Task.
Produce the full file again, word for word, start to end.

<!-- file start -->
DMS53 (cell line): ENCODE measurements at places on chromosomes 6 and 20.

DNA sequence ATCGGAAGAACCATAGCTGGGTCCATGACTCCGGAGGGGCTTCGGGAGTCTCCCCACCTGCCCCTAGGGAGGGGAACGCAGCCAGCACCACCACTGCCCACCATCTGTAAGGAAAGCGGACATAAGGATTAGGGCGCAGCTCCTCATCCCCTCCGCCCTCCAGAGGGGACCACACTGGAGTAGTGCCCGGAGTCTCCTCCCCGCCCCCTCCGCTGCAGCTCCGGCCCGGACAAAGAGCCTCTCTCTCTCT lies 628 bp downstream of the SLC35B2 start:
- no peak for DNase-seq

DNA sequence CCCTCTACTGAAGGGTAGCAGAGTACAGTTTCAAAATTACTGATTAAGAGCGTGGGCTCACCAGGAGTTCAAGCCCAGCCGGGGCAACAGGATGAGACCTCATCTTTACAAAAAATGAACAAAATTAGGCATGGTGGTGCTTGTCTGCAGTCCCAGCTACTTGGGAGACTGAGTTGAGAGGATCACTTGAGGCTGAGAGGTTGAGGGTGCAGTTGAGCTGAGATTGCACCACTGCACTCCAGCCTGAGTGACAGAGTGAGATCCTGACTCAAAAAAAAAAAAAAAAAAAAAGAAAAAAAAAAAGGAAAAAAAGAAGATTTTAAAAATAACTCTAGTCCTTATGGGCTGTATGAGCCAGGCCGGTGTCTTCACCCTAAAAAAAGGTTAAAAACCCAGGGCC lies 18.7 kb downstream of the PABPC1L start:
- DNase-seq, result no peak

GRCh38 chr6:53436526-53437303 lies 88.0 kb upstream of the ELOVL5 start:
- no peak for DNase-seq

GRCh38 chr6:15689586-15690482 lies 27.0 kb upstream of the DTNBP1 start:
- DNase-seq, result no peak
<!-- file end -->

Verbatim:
DMS53 (cell line): ENCODE measurements at places on chromosomes 6 and 20.

DNA sequence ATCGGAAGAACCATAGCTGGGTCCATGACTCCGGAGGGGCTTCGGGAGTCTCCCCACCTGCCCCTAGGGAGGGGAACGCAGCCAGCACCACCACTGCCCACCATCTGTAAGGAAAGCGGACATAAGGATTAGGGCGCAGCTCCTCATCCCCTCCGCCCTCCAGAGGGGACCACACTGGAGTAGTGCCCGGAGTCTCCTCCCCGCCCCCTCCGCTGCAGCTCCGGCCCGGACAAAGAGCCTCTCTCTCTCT lies 628 bp downstream of the SLC35B2 start:
- no peak for DNase-seq

DNA sequence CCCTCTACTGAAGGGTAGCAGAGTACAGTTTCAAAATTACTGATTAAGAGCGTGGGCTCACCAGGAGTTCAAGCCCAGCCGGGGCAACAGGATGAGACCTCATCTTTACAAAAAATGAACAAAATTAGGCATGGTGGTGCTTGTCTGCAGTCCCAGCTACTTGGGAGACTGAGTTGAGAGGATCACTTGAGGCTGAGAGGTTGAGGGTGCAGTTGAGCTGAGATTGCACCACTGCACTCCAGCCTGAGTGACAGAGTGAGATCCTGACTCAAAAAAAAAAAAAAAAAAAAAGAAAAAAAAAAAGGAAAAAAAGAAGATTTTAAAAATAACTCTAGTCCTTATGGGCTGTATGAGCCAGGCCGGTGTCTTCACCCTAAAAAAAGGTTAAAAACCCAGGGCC lies 18.7 kb downstream of the PABPC1L start:
- DNase-seq, result no peak

GRCh38 chr6:53436526-53437303 lies 88.0 kb upstream of the ELOVL5 start:
- no peak for DNase-seq

GRCh38 chr6:15689586-15690482 lies 27.0 kb upstream of the DTNBP1 start:
- DNase-seq, result no peak